This article will discuss the concept of Azure Landing Zones, and how Formula5’s Modular DevSecOps framework can help with their adoption and implementation. However, before we deep dive into the Modular DevSecOps framework, we believe we should review and explain some core concepts of landing zones first. Azure cloud provides acceleration for building innovative solutions. There are many benefits of utilizing the cloud:
- Cost Savings
- Disaster Recovery
- Loss Prevention
However, it is important to properly plan your Azure cloud environment so you can realize these benefits while also avoiding problems like increased cost, security threats, and lack of standardization across a portfolio of workloads. Understanding how to operate in the cloud and how to prepare for cloud environment structure is very important, especially in highly regulated industries like Financial and Insurance, Healthcare and Life Science, or Energy. This is where Microsoft Cloud Adoption Framework for Azure can help. It provides best practices, documentation, and tools that help create and implement business and technology strategies for the Azure cloud. One of the most important parts of it is the readiness to host the workloads that we plan to build in or migrate to the cloud. This is where Azure Landing Zones come to play.
Azure Landing Zone concept
Azure Landing Zone is a multi-subscription Azure cloud environment for hosting workloads, pre-provisioned through the code, that accounts for scale, security governance, networking, and identity. Azure Landing Zones enable creating consistent Azure environments utilizing configuration kept as a source code (Infrastructure as a Code approach). Here is an example of a multi-subscription Azure Landing Zone:
It is worth underlining that not all enterprises adopt Azure cloud in the same way. This is why there is no fit-them-all solution and architecture for Azure Landing Zones implementation. However, there are some core concepts that are important to understand when planning Azure Landing Zone architecture for our organization.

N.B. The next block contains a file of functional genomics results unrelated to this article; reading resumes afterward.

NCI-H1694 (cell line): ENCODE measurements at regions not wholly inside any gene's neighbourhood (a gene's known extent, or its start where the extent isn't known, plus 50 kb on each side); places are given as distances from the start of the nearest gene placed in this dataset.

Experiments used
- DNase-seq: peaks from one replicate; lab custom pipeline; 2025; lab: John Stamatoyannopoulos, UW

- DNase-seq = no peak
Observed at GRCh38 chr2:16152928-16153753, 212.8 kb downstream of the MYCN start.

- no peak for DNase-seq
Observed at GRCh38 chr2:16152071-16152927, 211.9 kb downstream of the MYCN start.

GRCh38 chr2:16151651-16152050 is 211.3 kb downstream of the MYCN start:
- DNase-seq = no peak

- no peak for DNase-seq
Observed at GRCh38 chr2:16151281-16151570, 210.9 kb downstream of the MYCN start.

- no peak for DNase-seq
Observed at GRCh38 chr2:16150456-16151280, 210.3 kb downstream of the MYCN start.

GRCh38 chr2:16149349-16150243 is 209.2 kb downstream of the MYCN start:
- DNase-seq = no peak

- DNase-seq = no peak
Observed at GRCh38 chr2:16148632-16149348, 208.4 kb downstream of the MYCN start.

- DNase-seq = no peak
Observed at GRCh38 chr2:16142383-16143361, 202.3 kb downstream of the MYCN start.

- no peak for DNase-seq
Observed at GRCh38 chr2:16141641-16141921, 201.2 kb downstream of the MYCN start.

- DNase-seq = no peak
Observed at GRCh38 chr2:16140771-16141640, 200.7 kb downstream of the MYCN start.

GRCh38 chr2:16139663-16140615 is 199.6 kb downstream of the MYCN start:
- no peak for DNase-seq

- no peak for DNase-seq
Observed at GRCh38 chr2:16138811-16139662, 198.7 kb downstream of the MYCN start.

When looking at the above architecture, we can see many different components. First of all, it is worth noting that the single landing zone is nothing else like Azure subscription created with specific purpose and with specific constraints around it. Each subscription (landing zone) is assigned to Management Group. Management Groups provide a governance scope above subscriptions. We organize subscriptions into management groups to apply cascade governance by inheritance to all associated subscriptions. There are two types of landing zones: platform, and application.
Platform Landing Zones
Platform landing zones represent Azure subscriptions deployed to provide centralized, key services that often benefit from being consolidated for efficiency and ease of operations. Examples include identity, networking, and management services like Azure Log Analytics, Azure Automation, Azure Sentinel, ExpressRoute, VPN Gateways, or Azure Active Directory Domain Services.
Depending on the size and characteristics of the organization, we can create dedicated platform landing zones for grouping services such as those mentioned. We can also assign Azure Policies to harden and manage the resources in each landing zone (subscription) like those outlined in the image above.
Application Landing Zones
Application landing zones represent Azure subscriptions deployed specifically to host an environment for application workloads. Within these subscriptions, there can be Azure resource groups that contain Azure services like Azure Web Apps or Azure SQL databases. Application landing zones can be categorized in the following way:
- Centrally managed – a central IT team applies controls and platform tools to both the platform and application landing zones. All landing zones are operated by the central IT team.
- Technology platform – applied when utilizing Azure Kubernetes Service which is often centrally managed. Applications running on top of the service are managed by application teams.